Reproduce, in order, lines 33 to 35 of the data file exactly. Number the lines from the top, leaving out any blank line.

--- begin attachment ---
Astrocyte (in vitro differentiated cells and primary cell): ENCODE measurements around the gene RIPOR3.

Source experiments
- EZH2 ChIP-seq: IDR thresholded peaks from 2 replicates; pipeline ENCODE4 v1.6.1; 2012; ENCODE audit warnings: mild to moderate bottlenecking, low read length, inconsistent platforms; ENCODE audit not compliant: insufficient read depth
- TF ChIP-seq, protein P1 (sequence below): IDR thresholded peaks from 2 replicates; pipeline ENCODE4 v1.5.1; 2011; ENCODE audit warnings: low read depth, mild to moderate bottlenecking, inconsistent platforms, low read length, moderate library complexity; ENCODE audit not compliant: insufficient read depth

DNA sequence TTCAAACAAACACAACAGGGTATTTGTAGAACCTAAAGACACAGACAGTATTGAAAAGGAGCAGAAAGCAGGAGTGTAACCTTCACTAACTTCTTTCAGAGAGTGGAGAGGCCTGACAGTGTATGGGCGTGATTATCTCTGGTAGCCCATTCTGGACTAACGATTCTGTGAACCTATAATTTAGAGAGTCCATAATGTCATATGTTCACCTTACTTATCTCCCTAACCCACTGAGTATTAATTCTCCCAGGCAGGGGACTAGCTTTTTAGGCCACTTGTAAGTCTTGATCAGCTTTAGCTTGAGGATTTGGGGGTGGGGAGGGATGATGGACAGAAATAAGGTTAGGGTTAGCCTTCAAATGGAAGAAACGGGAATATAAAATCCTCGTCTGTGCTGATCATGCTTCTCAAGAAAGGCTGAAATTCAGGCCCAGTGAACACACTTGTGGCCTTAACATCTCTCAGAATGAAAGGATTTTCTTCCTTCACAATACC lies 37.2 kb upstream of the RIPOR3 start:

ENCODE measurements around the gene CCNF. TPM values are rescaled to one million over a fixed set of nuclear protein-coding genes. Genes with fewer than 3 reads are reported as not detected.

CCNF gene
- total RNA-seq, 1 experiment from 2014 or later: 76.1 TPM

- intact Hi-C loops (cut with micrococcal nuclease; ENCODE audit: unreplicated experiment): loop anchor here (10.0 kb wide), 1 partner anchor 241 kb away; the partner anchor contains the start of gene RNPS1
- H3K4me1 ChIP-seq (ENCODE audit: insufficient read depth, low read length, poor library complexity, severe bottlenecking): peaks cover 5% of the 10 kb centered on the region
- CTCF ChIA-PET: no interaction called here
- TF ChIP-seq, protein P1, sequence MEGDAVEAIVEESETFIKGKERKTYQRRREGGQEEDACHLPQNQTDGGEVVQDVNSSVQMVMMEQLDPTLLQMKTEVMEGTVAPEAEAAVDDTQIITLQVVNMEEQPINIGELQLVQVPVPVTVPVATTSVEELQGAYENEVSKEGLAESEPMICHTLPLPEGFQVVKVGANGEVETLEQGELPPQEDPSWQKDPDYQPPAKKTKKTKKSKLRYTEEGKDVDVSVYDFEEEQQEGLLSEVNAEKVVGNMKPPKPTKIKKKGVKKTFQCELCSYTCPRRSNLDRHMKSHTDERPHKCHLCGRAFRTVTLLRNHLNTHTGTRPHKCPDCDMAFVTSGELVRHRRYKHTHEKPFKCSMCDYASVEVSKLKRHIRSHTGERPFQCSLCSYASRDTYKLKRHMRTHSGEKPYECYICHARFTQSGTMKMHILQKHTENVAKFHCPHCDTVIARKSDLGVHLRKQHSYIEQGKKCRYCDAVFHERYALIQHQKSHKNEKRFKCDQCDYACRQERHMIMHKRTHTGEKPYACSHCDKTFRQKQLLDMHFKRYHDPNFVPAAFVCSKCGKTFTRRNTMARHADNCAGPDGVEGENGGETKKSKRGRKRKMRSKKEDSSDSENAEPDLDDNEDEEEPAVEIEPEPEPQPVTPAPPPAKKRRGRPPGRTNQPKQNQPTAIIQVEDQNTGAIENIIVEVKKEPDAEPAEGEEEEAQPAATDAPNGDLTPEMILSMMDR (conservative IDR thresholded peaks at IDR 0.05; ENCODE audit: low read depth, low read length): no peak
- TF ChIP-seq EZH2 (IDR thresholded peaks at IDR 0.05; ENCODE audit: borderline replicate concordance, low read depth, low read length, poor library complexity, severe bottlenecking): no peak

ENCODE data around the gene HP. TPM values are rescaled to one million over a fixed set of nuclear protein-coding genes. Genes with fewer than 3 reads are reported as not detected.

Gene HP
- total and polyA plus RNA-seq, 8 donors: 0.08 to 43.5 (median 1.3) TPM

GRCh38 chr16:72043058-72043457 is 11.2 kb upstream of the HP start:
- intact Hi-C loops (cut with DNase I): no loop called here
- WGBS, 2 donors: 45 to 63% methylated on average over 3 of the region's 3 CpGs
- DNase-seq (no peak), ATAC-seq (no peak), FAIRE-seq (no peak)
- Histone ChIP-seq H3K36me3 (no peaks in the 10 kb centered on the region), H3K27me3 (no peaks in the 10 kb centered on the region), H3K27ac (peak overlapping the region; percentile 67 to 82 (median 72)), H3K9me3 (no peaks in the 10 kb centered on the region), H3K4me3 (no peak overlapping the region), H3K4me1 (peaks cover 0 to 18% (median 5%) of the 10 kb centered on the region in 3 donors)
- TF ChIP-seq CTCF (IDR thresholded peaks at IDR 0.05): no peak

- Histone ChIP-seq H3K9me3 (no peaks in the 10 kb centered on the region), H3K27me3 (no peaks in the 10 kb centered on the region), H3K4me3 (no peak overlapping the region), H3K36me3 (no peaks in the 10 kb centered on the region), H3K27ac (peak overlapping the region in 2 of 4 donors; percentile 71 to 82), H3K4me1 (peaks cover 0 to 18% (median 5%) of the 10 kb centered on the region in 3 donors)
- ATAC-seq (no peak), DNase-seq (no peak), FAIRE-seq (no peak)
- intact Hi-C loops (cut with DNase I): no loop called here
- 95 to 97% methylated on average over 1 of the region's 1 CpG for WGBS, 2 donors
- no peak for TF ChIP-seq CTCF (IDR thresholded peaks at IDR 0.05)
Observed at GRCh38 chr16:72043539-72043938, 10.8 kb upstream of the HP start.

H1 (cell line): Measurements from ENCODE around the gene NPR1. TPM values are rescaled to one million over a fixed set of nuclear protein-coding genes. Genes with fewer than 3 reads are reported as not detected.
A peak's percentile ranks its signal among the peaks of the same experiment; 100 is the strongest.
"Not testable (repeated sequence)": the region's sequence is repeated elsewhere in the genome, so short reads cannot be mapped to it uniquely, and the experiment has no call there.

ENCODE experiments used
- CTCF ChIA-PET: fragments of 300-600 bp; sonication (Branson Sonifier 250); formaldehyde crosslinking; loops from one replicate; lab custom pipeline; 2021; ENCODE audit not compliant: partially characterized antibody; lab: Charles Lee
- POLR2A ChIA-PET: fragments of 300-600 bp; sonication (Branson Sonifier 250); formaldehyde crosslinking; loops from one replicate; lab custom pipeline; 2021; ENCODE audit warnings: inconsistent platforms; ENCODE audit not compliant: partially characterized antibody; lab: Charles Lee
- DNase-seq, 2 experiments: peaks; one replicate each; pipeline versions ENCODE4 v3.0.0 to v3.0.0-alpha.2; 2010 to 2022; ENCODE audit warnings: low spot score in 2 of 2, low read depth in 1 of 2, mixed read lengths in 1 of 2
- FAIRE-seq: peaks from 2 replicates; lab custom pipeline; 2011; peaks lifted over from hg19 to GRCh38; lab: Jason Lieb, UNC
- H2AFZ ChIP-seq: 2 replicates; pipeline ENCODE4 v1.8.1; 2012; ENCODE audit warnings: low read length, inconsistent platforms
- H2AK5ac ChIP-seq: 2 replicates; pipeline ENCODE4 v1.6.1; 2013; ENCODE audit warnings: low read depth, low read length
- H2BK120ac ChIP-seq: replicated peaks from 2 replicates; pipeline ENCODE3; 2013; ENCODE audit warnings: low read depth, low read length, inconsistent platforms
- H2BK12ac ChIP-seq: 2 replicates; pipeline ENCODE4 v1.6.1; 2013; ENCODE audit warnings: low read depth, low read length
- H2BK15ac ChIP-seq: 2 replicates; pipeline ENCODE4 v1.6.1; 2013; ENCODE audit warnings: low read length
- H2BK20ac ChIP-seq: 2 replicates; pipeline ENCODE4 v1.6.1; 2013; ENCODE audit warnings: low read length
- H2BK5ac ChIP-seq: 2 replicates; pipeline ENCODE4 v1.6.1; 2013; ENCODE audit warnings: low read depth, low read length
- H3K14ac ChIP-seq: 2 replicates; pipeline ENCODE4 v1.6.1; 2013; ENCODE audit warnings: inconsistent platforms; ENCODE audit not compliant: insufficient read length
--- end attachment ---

- CTCF ChIA-PET: fragments of 300-600 bp; sonication (Branson Sonifier 250); formaldehyde crosslinking; loops from one replicate; lab custom pipeline; 2021; ENCODE audit not compliant: partially characterized antibody; lab: Charles Lee
- POLR2A ChIA-PET: fragments of 300-600 bp; sonication (Branson Sonifier 250); formaldehyde crosslinking; loops from one replicate; lab custom pipeline; 2021; ENCODE audit warnings: inconsistent platforms; ENCODE audit not compliant: partially characterized antibody; lab: Charles Lee
- DNase-seq, 2 experiments: peaks; one replicate each; pipeline versions ENCODE4 v3.0.0 to v3.0.0-alpha.2; 2010 to 2022; ENCODE audit warnings: low spot score in 2 of 2, low read depth in 1 of 2, mixed read lengths in 1 of 2